G-7 Conference and Happy Spending

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At the most recent G-7 conference finance ministers agreed on a minimum corporate tax rate of 15%. There are actually 2 pieces to the proposal: one piece taxes corporations in line with the country they operate in by taxing profits over 15%, and the second establishes a minimum corporate tax rate among the G-7 of 15%. The details are far from being worked out and, of course, the devil is in the details. What impact will this movement have on corporate profits/earnings and therefore stock prices? 15% is a relatively low rate and implementation will take many years so the impact should be limited. “Earlier this year, Goldman Sachs’ David Kostin calculated that a 15% minimum rate would be a $1 drag on S&P 500 earnings per share in 2022” (Barron’s June 9, 2021). 


Pandemic and its Impact on Mental Health

Part of the research on the pandemic was the mental health impact on people. A meta study of mental health research studies had some surprising observations. The Atlantic has an article documenting their observations with a bottom line that although there was much suffering financially, mentally, and medically, as the pandemic wore on we adapted pretty well to the limitations and changes demanded in behavior. They attribute our relative success to a human mechanism called “psychological immunity.”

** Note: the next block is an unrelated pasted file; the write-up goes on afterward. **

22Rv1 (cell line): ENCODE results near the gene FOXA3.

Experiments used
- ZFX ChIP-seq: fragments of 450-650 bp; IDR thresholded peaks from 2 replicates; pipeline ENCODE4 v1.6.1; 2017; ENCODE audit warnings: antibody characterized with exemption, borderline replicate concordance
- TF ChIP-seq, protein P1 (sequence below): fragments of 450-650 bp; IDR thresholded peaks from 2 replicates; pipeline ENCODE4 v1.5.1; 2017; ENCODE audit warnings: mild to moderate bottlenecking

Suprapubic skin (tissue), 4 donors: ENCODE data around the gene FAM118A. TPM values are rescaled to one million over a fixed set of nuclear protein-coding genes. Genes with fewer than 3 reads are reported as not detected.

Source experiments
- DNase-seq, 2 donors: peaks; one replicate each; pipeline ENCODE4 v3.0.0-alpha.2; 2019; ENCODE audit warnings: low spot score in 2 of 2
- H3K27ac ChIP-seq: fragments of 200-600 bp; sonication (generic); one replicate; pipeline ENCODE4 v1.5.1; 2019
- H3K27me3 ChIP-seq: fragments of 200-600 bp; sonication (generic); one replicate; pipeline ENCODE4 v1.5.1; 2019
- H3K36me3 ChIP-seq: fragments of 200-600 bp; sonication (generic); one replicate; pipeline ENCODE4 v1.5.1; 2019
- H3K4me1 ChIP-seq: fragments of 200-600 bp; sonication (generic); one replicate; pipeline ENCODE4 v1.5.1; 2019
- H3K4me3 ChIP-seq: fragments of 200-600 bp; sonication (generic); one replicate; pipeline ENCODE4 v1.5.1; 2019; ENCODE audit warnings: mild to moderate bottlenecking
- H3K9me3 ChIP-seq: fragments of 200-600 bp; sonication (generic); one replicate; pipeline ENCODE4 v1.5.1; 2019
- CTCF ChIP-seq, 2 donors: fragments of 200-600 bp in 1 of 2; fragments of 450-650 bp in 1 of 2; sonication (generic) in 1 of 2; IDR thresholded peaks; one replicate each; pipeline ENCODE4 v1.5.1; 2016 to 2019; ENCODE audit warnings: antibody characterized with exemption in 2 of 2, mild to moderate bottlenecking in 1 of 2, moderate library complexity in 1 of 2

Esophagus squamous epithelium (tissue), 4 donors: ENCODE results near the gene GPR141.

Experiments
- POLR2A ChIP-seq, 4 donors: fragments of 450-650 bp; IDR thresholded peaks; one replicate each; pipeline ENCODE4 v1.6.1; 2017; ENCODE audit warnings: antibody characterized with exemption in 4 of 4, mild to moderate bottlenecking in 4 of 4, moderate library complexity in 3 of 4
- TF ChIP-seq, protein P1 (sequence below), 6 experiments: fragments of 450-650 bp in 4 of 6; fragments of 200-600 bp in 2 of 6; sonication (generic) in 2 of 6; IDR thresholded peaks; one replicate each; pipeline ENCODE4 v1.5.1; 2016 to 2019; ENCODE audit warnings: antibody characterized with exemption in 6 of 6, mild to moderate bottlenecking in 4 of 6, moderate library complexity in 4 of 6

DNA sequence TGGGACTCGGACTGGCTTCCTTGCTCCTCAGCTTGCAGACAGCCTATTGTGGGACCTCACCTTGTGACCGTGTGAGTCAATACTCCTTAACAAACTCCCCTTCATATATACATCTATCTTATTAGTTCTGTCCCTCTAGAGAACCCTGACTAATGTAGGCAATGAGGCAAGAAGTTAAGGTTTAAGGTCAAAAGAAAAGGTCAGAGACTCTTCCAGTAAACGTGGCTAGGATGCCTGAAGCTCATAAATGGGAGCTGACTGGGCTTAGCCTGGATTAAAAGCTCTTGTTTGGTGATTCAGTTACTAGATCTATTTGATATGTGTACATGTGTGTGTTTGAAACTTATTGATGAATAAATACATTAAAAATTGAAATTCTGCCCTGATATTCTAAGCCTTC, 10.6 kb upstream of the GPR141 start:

Psychological immunity enables us to recover from personal and societal challenges that at first seem overwhelming and impossible to recover from psychologically. An easy example is how we recover from ending relationships by finding fault with the ex-partner not previously seen. In the case of the pandemic, we found value in working at home, Zoom meetings with friends and family, new recipes and a newfound interest in baking! Research conducted later into the pandemic found loneliness and depression have similar rates as before the pandemic. This does not minimize the impact the pandemic had on much of our population, but the temporary nature underestimated humans’ ability to adapt.


Reframing Happiness

One of the authors of the above article co-authored a book “Happy Money: The Science of Smarter Spending.” She proposes 5 ways to make spending more meaningful. She found links between those that spent their money more focused on experiences, ie: treats to be enjoyed together or the act of giving provided space for more happiness rather than the acquisition of ‘things’ or spending on one’s self. The article sheds some interesting light contrary to what is often touted to equal success. Our culture’s fixation on constantly ‘leveling up’ might be limiting our ability to enjoy what we have. Here is a link to the article where she outlines her recommendations to make spending more meaningful: https://www.psychologytoday.com/us/blog/sex-murder-and-the-meaning-life/201308/are-you-spending-money-in-ways-make-you-unhappy


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